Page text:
How to account for climate when picking out windows
Where do you live? Is it cold or hot, wet or dry, or something in between? I live in an area that is considered cold and moist, Northern Minnesota. My climate is much different than Tucson, Arizona or Kansas City, Missouri. Because of the climate differences, some of my choices in building materials will be different, including my choice of windows. Windows should also be chosen with local climate in mind.
In this piece, I’ll help you understand how climate affects code, what measures you should look at when assessing windows for your climate, and how window selections can improve performance.
How climate affects code
The American Society of Heating and Air-Conditioning Engineers (ASHRAE) has developed a climate zone map that’s included in the International Residential Code (IRC), Chapter 11, Energy Efficiency. It’s meant to aid in designing heating, cooling, and ventilating systems that match the insulation, air sealing, and moisture profile of a building.
The map was created using historic climate data to divide the U.S. into distinct climate zones by county. Climate zones range from 0 to 8, where 0 is extremely hot and 8 is extremely cold. Within each climate zone, there are subcategories indicating whether the location is moist, dry, or marine. For example, Texas spans climate zones 1 through 4 and within those climate zones has both humid and dry subcategories. Temperature and precipitation are key data points used in developing the climate zone map, but other weather metrics are considered as well, such as temperature, wind speed and direction, precipitation, humidity, and solar radiation.
Building codes base window performance on local climate. There are two window-specific metrics that the codes address, U-Factor and Solar Heat Gain Coefficient (SHGC) values. U-Factor values are key in cold climates, and SHGC values are key in warm climates.
Understanding heat loss in cold climates
Building codes will require better insulating properties from windows in cold climates, than in warm climates. To understand how well a window keeps heat from escaping, you need to look at its U-Factor value.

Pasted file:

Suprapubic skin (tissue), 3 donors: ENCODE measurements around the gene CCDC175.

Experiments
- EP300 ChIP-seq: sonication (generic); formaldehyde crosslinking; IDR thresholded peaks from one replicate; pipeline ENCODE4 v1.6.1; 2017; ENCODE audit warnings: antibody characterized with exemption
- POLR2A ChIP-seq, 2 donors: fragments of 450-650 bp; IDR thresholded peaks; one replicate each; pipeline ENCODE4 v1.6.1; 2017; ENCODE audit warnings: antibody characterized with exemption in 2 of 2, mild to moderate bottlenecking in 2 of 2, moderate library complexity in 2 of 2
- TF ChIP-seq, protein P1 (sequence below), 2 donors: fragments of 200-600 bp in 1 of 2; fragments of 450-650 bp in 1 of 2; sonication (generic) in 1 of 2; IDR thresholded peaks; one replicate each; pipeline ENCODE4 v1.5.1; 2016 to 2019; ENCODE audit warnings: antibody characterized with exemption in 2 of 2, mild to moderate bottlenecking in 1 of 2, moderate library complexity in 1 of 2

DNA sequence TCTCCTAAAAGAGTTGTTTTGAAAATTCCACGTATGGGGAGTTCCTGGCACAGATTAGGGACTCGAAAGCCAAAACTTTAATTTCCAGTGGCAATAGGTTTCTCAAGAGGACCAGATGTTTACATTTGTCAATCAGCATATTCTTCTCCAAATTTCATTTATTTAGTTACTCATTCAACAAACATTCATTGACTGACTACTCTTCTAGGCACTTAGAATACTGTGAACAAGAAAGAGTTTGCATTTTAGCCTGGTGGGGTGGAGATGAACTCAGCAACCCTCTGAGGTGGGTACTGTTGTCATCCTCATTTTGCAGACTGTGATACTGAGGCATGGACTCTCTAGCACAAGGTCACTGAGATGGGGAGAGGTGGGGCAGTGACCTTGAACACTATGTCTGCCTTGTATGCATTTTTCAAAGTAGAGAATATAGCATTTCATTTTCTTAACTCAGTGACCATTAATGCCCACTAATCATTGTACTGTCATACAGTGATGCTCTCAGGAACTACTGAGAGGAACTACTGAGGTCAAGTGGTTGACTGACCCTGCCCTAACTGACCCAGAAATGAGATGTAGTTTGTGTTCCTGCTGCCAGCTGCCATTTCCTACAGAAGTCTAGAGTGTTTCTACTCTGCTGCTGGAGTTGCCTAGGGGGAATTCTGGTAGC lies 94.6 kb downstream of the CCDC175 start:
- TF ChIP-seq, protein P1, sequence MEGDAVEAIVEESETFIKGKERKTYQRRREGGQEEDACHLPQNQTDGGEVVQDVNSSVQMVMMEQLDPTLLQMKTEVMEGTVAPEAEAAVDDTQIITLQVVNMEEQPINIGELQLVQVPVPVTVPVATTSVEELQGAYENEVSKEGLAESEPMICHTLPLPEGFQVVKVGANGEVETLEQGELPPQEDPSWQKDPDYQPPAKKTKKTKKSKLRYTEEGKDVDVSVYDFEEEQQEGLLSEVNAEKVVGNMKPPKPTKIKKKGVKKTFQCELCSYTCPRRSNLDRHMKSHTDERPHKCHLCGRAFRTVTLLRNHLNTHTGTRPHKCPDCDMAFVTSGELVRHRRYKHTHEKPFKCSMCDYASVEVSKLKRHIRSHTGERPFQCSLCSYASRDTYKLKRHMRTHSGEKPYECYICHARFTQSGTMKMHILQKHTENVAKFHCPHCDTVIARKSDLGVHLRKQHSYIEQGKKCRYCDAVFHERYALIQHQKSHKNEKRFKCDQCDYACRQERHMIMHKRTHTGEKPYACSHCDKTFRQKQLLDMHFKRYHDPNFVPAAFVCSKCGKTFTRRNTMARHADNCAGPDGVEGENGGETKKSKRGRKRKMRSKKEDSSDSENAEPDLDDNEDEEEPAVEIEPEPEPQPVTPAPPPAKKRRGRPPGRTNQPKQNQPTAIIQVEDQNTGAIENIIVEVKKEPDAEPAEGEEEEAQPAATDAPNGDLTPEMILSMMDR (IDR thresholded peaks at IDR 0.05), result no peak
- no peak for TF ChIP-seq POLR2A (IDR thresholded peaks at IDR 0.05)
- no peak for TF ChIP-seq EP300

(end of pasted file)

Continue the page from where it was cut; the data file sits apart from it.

U-Factor values measure the rate of energy (heat) loss. These values are listed differently than what you might be familiar with if you're aware of R-Value, which measures resistance to heat flow. With R-Value, the higher the number, the better the insulation performance. With U-Factor, lower numbers are better because it’s a measure of how fast heat moves through the window assembly, which means it’s the inverse of R-Value. U-Factor values are between 0 and 1 and will almost always be a decimal point.
Here’s what the IRC lists for U-Factor values in each climate zone:*
- No U-Factor requirements in climates zones 0 and 1
- 0.40 or lower in climate zone 2
- 0.30 or lower in climate zones 3 through 8
* Based on the 2021 IRC table R1102.1.2 (R402.1.2))
You can find out the U-Factor value of any Andersen window by searching for “NFRC performance data”, contacting your local dealer, or by looking at your window’s performance label
Factors affecting window performance in a cold climate
Glass, frame construction, and installation can all improve the insulation value of a window.
A key selection is the right low-emissivity (Low-E) glass coating or combination of coatings. In most climates, a Low-E4® glass coating is a good choice. It reflects heat away in summer and keeps heat in during winter. However, there are other options that can help make the most of the sun in heating a home.
The number of panes of glass used in a window’s construction also makes a difference. While dual-pane glass is standard on Andersen windows, and an improvement over the single-pane glass sometimes found in older homes, triple-pane glass is the most insulating option. Triple-pane glass is available on our windows through the Andersen® A-Series and E-Series product lines.